(This originally went out on the Cinematography Mailing List (http://www.cinematography.net) but since I haven't put anything on here for a couple of weeks I thought I'd share it with the wider world...)
Just wanted to share a few notes from the BSC Equipment Show today at Elstree Studios. Overall, I think a much more optimistic gathering than last year, and apparently very well attended, but the strongest feeling I came away with was how impressed I was with the new gadgets that people are designing.
I was blown away by the in-camera Pre-Viz system that JDC have designed - they have replaced the glow module on an ARRIcam with a video screen on which is projected the framelines (so the glow functionality isn't lost), but more importantly anything else that can be outputted to video. So they were demonstrating it with a 3D animatic of a giant. The material had been supplied by a VFX house as a 'rough', showing what a CGI character would do in a particular scene. The set has been built virtually in CG and put in the computer: when the camera is put in the physical set, its position is recorded in the computer and encoders from pan, tilt, zoom and track are fed into the set-up as well. Because it replaces the glow module in the optical path of the viewfinder, the image shows up in the eyepiece and on video assist, enabling the operator to operate the shot allowing for the CG element which will be put in later.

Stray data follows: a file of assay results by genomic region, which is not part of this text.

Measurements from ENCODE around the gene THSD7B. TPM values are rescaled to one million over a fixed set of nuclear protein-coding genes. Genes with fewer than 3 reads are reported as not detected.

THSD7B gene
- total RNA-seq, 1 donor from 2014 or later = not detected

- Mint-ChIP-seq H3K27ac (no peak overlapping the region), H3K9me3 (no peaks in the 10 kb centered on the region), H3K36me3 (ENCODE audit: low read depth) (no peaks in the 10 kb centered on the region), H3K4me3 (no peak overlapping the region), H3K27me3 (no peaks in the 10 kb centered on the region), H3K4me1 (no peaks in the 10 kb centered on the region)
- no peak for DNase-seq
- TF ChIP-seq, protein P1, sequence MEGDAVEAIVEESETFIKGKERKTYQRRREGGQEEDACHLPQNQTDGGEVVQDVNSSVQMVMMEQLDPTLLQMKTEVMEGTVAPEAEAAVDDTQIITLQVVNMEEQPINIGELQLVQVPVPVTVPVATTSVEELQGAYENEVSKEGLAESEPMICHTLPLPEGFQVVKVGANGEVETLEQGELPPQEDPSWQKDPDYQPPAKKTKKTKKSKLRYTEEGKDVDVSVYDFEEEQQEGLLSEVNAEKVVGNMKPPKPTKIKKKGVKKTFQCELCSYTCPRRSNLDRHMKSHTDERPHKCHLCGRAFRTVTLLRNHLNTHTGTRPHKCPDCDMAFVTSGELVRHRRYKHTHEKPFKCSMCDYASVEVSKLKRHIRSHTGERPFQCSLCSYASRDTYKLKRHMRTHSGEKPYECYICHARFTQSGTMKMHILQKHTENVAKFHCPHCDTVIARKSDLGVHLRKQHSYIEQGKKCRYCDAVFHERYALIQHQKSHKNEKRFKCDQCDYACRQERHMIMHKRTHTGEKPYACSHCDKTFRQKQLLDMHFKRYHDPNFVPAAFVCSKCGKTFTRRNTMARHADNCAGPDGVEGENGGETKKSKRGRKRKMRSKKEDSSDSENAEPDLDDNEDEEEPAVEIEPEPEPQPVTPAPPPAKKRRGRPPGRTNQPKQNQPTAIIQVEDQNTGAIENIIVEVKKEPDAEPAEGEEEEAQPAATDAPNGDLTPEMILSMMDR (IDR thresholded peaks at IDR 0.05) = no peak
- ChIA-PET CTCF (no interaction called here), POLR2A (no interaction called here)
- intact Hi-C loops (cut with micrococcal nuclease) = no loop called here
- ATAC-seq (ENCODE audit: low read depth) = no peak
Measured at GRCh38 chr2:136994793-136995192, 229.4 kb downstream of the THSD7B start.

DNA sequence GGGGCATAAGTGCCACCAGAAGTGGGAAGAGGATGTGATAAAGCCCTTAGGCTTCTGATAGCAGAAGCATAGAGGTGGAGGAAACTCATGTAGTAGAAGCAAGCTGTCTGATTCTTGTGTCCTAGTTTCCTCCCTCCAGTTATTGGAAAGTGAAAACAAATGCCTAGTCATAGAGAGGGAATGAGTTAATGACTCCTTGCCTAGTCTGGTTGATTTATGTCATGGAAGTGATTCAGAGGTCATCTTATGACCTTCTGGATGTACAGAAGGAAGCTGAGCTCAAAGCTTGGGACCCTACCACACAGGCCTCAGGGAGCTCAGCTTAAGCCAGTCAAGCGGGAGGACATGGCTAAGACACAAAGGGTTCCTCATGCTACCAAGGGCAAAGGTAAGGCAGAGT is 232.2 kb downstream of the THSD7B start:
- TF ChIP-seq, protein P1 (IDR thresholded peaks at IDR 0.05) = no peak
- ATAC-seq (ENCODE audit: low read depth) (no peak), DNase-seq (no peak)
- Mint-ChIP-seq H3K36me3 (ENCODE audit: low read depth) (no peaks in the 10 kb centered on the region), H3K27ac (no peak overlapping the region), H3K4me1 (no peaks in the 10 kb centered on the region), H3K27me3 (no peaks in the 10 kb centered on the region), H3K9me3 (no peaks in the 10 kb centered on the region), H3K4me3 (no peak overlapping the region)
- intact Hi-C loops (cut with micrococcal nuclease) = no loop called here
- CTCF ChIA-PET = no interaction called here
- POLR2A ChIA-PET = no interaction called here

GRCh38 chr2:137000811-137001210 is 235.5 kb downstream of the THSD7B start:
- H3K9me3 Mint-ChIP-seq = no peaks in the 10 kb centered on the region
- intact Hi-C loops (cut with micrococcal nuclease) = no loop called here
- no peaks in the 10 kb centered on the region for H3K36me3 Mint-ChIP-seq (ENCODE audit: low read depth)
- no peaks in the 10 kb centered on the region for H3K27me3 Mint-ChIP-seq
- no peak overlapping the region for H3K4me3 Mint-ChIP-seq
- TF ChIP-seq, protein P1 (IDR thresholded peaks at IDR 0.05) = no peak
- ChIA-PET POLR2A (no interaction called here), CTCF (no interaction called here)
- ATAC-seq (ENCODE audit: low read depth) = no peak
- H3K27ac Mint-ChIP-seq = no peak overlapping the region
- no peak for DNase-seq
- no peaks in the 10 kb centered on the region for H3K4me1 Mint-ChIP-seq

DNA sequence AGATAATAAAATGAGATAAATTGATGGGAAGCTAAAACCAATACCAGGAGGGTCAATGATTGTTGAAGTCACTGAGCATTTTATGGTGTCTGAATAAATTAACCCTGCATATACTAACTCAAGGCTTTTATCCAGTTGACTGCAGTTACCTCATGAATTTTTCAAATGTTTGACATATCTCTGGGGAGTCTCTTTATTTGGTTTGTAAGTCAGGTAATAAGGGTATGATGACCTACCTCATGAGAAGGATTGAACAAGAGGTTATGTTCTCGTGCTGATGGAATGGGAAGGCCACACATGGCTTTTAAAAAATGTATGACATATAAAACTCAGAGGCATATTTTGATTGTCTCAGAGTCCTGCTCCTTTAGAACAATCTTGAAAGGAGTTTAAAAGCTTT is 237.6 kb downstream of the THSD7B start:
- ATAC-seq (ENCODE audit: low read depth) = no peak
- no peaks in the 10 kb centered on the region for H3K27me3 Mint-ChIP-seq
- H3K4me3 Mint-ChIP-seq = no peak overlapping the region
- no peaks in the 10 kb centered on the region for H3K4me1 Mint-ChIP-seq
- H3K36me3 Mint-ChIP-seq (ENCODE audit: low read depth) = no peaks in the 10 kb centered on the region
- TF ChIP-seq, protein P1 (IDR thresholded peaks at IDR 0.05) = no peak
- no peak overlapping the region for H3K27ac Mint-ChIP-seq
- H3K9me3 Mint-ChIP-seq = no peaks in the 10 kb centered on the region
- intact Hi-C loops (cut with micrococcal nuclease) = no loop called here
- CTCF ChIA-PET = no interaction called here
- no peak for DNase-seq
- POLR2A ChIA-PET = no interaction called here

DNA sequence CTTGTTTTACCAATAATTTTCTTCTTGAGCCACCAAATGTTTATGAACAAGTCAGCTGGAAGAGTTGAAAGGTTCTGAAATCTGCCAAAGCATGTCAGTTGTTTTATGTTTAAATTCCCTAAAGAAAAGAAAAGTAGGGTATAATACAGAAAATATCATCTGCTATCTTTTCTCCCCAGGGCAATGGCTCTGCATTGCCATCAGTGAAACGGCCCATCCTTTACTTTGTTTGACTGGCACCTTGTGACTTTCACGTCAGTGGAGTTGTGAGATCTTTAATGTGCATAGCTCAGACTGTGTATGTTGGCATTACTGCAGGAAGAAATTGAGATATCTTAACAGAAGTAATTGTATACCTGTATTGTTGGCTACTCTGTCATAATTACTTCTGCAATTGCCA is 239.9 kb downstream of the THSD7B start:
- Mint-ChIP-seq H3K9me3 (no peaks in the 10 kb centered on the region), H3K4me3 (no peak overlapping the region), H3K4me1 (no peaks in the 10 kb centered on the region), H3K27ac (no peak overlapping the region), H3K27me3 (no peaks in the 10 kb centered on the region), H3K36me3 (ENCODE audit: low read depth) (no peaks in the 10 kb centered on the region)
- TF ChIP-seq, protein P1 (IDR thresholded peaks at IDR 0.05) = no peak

I hope I'm explaining this with the clarity it deserves - imagine trying to frame a shot with ordinary actors but allowing for a 16 foot high giant who will be comped in later (this is what they've been doing with the system on the new Harry Potter). This system puts the giant in your viewfinder in 3D, 'acting' in real time as the shot develops, and maintaining correct position as your camera moves. Needless to say, the flesh and blood actors don't have this advantage, but during rehearsal a puppeteer wearing 3D goggles with the same feed, and manipulating a 16' high head, does the moves of the CG character, to give everyone a chance with eyelines, blocking, acting, etc. They can encode as many axes as necessary for cranes or any other 'constrained' camera support, but hand-held and Steadicam are yet to be allowed for (although frankly I wouldn't put it past them to come up with something astonishing to deal with those situations...)
And the same system can work with projecting a virtual set into camera, or indeed anything anyone can spend the money to pre-visualise. I thought it was brilliant - congratulations to Lester Dunton and his colleague Olaf (whose surname I'm sorry I didn't catch) for an amazing job. They were printing off a fresh set of publicity sheets as I visited the stand, so I'm afraid I didn't get a URL for it, but I imagine you can get more information at the JDC website: http://www.joedunton.com/cgi-bin/jdc.pl